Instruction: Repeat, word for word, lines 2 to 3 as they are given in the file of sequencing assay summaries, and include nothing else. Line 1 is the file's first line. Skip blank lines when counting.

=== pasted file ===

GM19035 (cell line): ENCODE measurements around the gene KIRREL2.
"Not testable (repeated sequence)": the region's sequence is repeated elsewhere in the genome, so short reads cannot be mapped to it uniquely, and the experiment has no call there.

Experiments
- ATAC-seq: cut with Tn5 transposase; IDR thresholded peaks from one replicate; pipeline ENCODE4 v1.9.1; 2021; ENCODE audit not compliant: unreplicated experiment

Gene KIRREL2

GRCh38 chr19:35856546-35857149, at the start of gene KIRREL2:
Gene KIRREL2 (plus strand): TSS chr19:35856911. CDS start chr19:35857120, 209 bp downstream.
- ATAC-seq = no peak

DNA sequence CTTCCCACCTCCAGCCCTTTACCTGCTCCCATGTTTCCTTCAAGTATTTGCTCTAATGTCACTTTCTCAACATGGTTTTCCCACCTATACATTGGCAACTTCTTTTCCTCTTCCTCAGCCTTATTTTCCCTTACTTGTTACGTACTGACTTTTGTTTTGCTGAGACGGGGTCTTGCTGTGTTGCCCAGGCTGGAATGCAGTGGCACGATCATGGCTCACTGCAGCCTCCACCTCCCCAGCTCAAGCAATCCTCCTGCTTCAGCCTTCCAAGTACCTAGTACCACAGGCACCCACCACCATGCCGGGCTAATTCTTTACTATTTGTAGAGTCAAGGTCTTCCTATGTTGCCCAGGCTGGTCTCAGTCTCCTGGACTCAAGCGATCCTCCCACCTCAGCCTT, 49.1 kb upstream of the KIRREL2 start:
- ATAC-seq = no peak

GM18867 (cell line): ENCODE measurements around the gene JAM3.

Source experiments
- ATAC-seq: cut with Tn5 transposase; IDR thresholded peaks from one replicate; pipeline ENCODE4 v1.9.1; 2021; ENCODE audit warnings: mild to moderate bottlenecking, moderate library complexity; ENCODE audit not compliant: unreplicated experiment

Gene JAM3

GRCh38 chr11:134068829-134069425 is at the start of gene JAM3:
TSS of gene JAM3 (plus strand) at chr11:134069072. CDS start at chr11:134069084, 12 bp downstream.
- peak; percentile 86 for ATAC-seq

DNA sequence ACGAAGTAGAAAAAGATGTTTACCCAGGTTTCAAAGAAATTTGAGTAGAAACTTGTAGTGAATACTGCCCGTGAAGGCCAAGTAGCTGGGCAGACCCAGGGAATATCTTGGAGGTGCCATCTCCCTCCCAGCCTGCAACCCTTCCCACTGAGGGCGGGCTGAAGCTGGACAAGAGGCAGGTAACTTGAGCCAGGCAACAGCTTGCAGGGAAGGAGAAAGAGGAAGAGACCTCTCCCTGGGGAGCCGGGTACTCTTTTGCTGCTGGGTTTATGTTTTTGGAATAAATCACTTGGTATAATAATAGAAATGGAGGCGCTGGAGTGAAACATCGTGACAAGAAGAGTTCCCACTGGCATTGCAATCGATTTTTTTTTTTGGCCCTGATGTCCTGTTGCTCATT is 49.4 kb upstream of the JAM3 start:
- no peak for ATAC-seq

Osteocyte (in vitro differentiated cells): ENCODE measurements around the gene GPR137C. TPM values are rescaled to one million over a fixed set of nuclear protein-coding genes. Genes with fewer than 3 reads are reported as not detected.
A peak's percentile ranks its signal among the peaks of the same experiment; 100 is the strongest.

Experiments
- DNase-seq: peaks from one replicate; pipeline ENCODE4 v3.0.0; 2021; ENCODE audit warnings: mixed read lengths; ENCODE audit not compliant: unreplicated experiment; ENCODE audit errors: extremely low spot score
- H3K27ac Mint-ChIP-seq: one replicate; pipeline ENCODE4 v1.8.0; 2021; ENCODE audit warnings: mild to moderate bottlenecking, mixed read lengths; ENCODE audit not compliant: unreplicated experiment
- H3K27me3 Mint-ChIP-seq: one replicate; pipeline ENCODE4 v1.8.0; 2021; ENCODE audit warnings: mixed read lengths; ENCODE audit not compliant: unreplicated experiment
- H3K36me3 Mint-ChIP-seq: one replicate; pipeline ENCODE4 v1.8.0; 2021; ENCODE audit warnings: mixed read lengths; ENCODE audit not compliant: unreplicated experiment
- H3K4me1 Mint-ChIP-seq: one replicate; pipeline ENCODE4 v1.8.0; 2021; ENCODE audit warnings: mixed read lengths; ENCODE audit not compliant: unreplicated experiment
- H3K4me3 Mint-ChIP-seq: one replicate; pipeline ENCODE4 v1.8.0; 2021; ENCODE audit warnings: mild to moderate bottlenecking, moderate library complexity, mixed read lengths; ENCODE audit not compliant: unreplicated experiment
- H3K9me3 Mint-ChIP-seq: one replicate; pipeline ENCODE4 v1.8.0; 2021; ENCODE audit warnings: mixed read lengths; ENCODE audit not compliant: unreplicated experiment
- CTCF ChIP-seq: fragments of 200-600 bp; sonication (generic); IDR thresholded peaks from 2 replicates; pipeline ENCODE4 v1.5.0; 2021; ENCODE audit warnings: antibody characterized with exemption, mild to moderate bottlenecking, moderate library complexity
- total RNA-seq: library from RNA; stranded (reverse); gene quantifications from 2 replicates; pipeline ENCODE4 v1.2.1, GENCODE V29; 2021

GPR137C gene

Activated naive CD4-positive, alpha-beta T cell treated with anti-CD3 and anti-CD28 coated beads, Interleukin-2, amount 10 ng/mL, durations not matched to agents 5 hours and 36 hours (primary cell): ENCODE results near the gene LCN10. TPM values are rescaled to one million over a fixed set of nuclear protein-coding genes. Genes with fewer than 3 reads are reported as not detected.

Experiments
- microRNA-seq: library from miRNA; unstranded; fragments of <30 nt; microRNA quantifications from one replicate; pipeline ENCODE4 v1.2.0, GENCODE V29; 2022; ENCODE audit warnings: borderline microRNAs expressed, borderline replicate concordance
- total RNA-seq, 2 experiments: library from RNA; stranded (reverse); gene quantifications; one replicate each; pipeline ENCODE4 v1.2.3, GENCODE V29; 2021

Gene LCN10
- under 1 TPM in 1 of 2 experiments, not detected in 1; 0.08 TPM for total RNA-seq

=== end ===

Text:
"Not testable (repeated sequence)": the region's sequence is repeated elsewhere in the genome, so short reads cannot be mapped to it uniquely, and the experiment has no call there.

Experiments